Shankara was a Hindu philosopher who created the first widely known school of Vedanta. Little is known about his life, which lasted just thirty-two years. He was born in Kerala to a family of Nambudiri Brahmins, who were strict in their study of the Vedas. He was said to be a master of all the sciences, even at an early age. He is declared to have caused a river to divert and thereby come closer to his mother's door so she would be saved the trouble of fetching water.
When he was eight years old, Shankara wanted to become a renouncer, but his mother said no. Soon afterward, he was attacked by a crocodile. A moment before death he cried out to his mother to allow him to renounce the world so he could reach liberation from birth and rebirth. His mother consented, and Shankara was miraculously released from the mouth of the crocodile. He proceeded to tour India and debate everyone he encountered. At a very early age, he retired to the forest, where he met the sage Govinda and became his pupil. In time, Shankara became known as the most brilliant philosopher of his time.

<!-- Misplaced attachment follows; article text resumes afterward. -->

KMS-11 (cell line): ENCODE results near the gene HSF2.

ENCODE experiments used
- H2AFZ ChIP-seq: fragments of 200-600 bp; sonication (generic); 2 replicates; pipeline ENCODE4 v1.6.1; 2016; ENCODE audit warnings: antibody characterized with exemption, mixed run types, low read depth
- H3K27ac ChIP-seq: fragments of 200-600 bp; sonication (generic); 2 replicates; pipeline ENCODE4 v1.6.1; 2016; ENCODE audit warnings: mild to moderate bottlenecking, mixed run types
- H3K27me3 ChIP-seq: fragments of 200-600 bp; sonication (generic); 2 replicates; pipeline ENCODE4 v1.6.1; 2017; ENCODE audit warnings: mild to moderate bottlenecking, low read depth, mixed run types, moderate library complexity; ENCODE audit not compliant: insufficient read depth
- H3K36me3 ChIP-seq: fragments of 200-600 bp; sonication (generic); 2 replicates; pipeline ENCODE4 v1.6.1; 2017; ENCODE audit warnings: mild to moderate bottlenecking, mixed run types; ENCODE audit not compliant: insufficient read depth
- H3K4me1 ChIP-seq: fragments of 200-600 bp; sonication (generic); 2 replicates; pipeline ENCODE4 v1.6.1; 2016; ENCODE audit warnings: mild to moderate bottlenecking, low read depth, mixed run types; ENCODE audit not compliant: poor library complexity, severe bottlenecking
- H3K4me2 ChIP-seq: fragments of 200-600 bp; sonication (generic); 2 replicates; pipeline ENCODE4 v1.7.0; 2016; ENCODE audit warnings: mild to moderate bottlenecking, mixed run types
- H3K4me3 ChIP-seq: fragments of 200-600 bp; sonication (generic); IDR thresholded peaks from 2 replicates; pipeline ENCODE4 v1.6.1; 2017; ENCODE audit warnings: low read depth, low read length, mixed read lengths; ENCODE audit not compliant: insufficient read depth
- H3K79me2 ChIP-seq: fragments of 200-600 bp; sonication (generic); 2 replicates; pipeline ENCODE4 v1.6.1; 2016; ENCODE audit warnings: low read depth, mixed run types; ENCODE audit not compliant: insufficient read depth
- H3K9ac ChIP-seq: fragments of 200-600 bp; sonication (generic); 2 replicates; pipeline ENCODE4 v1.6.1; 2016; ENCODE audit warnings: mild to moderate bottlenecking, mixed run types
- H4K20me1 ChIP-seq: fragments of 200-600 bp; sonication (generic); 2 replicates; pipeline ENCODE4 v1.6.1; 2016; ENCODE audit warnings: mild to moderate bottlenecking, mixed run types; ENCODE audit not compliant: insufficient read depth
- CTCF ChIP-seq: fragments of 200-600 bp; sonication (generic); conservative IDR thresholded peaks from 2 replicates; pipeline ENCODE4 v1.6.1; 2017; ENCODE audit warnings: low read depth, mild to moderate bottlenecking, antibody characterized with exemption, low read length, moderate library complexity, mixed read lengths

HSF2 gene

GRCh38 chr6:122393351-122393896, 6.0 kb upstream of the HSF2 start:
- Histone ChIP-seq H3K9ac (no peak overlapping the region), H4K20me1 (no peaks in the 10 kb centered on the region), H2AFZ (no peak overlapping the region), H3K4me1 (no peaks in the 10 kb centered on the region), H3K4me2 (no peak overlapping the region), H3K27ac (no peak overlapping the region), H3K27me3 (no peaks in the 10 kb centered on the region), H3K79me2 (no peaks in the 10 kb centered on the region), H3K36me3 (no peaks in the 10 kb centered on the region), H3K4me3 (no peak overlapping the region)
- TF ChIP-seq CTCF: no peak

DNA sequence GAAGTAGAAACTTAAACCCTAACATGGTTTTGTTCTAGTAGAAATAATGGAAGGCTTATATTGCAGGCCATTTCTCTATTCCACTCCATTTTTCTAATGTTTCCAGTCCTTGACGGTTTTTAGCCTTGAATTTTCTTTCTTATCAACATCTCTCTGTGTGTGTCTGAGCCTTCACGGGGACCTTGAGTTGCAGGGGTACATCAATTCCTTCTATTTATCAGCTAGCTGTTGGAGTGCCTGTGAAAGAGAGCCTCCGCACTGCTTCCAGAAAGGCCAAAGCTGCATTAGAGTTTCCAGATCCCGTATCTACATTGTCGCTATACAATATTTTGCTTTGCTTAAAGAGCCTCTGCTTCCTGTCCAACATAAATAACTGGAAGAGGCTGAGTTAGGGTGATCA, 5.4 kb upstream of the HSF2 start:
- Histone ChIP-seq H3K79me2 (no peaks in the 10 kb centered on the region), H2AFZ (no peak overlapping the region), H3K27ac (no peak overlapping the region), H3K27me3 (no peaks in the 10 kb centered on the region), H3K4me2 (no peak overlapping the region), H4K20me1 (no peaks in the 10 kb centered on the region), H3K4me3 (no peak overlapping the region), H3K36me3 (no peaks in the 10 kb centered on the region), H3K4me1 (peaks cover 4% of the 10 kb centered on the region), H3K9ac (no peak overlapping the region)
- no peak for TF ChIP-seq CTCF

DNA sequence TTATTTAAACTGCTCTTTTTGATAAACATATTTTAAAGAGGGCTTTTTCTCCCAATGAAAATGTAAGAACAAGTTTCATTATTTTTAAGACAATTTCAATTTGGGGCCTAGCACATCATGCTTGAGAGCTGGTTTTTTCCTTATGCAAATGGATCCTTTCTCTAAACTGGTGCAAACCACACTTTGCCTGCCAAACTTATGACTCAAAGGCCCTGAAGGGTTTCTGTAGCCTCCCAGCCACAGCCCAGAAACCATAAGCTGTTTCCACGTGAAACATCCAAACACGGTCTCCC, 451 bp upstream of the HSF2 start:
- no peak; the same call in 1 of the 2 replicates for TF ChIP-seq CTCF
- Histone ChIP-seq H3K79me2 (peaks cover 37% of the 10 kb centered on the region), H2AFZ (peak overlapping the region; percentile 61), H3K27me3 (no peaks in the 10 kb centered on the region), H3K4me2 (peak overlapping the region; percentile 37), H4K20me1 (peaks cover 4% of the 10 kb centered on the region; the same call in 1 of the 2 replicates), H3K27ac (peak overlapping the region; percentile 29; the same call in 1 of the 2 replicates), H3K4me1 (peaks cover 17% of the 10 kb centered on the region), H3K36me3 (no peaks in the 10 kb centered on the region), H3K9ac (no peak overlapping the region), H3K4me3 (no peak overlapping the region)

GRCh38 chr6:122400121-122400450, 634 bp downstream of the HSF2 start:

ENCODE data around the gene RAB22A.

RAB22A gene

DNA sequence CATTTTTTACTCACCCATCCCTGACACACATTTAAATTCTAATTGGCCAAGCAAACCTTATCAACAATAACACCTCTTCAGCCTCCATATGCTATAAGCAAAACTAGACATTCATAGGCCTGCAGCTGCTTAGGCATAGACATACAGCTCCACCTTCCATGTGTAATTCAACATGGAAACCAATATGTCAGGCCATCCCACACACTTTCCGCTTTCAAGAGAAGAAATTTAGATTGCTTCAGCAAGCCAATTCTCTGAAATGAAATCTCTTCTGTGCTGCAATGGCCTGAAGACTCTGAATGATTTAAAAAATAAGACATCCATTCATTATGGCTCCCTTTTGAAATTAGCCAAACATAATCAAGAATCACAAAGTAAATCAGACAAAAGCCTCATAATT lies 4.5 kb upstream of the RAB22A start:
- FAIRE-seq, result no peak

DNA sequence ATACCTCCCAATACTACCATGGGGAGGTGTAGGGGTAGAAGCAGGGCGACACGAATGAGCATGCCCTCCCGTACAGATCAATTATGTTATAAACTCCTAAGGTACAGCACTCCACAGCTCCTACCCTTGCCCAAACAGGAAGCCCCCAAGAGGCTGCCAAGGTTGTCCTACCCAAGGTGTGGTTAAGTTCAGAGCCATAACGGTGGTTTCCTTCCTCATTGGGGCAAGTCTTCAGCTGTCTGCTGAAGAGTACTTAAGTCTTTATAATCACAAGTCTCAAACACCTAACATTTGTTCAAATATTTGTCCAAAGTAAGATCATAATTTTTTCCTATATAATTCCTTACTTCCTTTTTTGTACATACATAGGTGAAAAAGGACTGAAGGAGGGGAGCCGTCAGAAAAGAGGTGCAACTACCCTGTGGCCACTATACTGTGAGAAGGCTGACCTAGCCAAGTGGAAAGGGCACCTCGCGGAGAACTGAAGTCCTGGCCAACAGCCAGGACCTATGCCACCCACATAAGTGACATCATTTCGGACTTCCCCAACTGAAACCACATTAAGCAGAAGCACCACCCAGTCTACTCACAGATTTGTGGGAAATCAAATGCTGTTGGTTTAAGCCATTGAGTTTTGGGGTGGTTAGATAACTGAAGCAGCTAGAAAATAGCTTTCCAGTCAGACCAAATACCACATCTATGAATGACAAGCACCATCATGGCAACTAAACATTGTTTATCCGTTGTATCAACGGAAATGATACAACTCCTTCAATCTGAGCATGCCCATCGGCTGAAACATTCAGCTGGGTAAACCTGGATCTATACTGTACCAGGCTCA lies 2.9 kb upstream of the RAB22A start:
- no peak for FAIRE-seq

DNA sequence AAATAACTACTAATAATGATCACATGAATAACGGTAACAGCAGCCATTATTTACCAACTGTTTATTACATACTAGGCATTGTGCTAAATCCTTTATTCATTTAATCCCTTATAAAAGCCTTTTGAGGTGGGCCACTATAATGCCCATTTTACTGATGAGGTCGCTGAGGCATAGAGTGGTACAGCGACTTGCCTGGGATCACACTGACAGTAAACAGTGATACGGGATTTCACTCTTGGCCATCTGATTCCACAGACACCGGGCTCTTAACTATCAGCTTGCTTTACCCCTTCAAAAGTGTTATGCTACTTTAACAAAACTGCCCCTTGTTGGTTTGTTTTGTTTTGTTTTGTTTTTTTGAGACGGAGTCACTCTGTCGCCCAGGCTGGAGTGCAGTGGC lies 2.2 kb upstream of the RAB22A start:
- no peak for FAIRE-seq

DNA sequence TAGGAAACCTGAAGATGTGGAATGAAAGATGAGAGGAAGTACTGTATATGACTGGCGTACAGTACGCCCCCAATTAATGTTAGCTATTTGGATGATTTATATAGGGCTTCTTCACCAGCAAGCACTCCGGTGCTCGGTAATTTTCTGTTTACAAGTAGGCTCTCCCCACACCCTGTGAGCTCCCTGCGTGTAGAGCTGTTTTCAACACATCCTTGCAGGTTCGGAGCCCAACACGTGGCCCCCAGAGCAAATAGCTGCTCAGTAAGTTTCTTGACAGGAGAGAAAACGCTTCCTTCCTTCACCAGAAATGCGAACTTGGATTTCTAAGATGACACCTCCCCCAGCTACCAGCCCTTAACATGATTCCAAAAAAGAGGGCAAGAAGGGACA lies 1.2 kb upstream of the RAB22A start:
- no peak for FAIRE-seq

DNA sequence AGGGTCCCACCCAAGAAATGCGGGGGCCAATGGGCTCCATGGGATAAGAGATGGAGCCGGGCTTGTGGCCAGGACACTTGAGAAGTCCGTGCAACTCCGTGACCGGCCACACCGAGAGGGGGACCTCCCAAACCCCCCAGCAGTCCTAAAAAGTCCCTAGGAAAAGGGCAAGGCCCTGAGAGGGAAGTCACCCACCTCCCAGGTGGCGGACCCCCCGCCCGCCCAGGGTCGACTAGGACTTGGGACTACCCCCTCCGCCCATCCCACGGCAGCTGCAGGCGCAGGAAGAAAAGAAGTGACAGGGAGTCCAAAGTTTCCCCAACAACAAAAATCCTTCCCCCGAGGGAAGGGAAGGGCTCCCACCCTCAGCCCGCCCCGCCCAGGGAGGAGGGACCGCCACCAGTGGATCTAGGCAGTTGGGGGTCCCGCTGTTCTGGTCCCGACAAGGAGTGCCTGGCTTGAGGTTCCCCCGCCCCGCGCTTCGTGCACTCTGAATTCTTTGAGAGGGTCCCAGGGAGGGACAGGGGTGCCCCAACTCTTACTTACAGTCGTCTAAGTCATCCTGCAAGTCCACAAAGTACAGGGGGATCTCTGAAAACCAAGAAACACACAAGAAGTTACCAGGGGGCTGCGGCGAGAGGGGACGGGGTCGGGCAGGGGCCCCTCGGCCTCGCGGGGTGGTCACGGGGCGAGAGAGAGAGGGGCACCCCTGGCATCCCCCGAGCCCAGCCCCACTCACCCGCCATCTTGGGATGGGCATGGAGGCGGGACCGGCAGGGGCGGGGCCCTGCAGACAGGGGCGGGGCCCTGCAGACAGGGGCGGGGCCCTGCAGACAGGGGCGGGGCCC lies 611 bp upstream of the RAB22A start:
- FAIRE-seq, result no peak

Shankara would come to be associated with Shaivism and with the worship of the goddess through texts later attributed to him. His system of Vedanta is known as the Advaita, or nondual Vedanta.
Though Advaita, or nondual Vedanta, is attributed to Shankara, the formal school of thought known as Vedanta owes more to a man named Badarayana, a sage from the first century. It is Badarayana who receives credit for stressing knowledge as the only way to liberation.